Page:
The Minivan, the Mother-in-Law and the Mushroom Hunt
In an Easter re-do (a bout of pneumonia thwarted our first attempt), this family of four crammed into a minivan and hustled four-plus hours to my mother-in-law’s in northern Michigan. We arrived late and promptly crashed into the beds my sweet MIL had readied for us.
The next morning, she told us to dress warm, as she planned to usher us into her 60 wooded acres for a mushroom hunt.
A what? But, my PJs…my Barbara Walters autobiography…
Still, I downed my coffee, donned my muck-boots, and the five of us traipsed into the great forest in search of tiny fungi.
We weren’t searching for just any mushroom. We hunted the elusive morelmushroom. Revered for their subtle, earthy flavor and delicate texture, I’m told morels fetch anywhere from $30 to $75 dollars per pound. This fact did not seem to impress my children. Or me, evidently, since morels grew freely throughout the centennial farmland on which I was raised. We mowed them down. Oops.
Into the woods we shuffled, sandy-eyed and slightly confused, as my MIL marched on. “I’ve got places marked,” she told us. We followed like lemmings until she stopped and issued a series of instructions. “You need to find a stick.” “Get close to the ground.” “Fan out.” “You have to really look.“ “Watch where you walk.”
The morels are gray and brown. So is the forest. This did not bode well for us. My husband dropped to hands-and-knees, his face hovered inches from the ground. I wandered and tried my best to mimic the movements of a seasoned mushroom hunter. My eight year-old began to suspect that we were playing some big trick.
Then, “I see one!” My husband peered in triumph into a brownish tuft.
“Where! Show me!”
Sure enough, a small, striated morel poked up from the moss and crisped leaves. We all stared at the earthy treasure. “Stay there,” my MIL advised. “Where there’s one, there will be more.” She was right. My husband harvested his find and then some. By the way, harvesting requires a gentle pinch of the stem. Never pluck, as the idea is to leave a remnant and encourage future growth.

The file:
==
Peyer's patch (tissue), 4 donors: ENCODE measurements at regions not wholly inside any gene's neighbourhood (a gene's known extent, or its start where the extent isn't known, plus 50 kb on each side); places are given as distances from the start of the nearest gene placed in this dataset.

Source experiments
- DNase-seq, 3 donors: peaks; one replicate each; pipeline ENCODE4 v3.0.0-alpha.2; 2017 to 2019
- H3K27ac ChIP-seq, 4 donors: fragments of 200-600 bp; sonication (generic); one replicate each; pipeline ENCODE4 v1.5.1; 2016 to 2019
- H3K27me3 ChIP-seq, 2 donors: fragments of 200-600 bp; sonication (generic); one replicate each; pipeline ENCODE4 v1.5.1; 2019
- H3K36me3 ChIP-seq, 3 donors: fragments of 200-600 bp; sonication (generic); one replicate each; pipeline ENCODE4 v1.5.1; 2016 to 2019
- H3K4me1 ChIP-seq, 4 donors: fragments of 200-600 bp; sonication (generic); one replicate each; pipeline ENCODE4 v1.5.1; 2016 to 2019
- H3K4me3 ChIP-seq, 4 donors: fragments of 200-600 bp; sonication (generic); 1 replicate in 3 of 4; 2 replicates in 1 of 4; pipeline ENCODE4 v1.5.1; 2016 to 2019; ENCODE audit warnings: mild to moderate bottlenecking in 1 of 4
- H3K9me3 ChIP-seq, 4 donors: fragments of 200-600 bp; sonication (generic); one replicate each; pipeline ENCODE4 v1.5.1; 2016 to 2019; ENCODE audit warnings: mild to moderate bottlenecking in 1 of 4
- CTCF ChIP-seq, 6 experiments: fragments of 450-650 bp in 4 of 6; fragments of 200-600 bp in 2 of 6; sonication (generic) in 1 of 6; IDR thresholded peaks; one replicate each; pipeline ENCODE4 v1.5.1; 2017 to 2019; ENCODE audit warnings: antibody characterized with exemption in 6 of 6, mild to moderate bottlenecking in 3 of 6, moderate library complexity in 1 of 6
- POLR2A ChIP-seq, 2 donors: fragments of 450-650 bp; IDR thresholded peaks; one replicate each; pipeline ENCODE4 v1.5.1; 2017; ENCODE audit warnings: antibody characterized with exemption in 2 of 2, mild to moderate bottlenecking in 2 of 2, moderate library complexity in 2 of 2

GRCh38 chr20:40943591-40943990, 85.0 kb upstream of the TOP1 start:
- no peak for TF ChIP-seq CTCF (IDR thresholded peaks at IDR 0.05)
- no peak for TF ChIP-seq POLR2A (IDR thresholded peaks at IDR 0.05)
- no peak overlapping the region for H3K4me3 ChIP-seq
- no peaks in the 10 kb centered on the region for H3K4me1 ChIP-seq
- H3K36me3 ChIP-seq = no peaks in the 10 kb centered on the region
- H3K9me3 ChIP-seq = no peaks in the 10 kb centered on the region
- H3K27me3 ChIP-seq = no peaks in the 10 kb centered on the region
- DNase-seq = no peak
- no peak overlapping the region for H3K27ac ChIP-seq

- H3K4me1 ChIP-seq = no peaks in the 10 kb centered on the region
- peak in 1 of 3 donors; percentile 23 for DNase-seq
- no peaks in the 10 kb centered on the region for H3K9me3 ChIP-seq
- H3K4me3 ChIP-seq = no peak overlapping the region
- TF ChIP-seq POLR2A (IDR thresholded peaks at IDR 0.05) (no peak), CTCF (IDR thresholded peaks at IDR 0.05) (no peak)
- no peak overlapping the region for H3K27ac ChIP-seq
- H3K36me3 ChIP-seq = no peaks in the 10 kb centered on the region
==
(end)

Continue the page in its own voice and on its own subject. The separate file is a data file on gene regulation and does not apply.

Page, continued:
With renewed vigor, we redoubled our efforts. Soon, shouts of glee rang through the trees. We spent the morning scouring and harvesting, laughing and competing. We traded stories as we hunted and, when we’d exhausted our crop, we moved on to other treasures. Tiny purple-and-white lilies dotted the ground like confetti. We found fire-engine red (a danger color, my 11 year-old informed us), bowl shaped mushrooms. We munched on wild leeks. I screamed as a feral forest beast (read: chipmunk) raced past me.
Finally, we hiked out of the forest and into the late-morning sun, dust-covered and content. We stopped to inspect a silver-clear pond lined with alien pods – salamander eggs, we’d later learn.
Our combined efforts yielded us about a pound-and-a-half of morels, and my sweet MIL later rewarded us with hot bowls of homemade cream-of-morel soup.
The real reward, though, was that I remembered how we need more of this. More time to watch my daughter’s round face light up as she finds another morel; to listen to my son regale us with his latest science discoveries; to hear my MIL teach and tell stories of old, to hold my husband’s hand.
To forget the world with the ones I love most and smell the earth and feel the forest breeze swirl around my neck.
I remembered that a morning in the woods bestows peace and renewal better than almost anything.
Want to learn more about morels? Check out this GRIT article by Lois Hoffman.
Oh, and then you could try this morel bisque recipe – although I hear they’re just as divine sautéed in a little garlic butter.